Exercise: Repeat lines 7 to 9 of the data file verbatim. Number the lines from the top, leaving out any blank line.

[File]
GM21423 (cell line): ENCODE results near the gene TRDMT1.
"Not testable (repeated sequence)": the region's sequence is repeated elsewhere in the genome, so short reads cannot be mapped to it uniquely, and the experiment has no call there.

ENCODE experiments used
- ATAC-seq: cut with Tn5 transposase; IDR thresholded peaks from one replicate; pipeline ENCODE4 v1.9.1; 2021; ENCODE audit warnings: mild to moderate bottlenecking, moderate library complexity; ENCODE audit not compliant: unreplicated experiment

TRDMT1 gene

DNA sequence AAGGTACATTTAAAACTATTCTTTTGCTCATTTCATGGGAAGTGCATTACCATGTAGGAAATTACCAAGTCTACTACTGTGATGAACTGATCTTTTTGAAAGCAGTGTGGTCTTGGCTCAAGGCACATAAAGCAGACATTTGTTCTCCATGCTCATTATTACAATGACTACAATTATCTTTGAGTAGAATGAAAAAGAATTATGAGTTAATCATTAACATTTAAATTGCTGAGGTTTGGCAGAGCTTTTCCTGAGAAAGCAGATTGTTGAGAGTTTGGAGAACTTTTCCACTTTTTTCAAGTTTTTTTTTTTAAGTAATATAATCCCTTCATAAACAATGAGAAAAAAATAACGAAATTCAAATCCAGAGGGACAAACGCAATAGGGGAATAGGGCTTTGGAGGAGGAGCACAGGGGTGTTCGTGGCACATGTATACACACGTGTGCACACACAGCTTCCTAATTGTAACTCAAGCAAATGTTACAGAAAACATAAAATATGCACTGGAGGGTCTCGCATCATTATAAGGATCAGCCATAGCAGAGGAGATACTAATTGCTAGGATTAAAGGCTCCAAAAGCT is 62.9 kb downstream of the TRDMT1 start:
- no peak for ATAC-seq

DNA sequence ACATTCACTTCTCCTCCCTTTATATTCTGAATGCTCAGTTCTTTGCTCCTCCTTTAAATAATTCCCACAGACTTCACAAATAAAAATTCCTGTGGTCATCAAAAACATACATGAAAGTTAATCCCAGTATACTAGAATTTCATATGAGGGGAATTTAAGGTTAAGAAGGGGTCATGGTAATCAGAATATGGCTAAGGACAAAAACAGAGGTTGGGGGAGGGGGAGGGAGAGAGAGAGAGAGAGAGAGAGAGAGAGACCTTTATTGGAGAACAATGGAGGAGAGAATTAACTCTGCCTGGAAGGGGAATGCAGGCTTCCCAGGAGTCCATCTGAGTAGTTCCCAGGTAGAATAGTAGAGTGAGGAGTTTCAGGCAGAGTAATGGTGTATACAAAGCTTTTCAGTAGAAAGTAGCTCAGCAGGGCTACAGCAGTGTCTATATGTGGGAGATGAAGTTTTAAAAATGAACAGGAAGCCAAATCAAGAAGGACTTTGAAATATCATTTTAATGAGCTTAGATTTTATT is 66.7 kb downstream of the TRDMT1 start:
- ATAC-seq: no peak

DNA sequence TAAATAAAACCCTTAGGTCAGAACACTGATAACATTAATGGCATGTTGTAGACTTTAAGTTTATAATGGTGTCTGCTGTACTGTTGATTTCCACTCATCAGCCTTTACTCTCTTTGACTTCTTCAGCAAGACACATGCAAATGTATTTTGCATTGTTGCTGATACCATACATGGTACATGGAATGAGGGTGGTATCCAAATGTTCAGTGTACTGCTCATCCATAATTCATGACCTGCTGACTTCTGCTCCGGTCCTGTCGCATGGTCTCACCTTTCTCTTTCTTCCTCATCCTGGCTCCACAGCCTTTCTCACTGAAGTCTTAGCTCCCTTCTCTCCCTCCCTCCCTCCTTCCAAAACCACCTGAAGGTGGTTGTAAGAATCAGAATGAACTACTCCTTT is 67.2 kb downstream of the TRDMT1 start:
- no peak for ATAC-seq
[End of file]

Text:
- no peak for ATAC-seq

DNA sequence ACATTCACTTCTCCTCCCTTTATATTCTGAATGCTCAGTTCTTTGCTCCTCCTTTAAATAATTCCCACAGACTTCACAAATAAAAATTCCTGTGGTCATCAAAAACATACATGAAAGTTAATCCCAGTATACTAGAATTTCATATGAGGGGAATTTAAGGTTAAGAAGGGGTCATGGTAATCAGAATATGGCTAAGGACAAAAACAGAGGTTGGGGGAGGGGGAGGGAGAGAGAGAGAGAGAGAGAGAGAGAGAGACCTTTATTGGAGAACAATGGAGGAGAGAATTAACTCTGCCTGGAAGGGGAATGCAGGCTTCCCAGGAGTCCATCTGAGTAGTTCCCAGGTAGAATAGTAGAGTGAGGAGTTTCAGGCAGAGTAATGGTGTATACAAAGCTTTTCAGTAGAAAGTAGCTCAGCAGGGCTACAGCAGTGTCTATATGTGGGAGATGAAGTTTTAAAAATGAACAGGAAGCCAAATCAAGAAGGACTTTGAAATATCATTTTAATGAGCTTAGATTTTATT is 66.7 kb downstream of the TRDMT1 start:
- ATAC-seq: no peak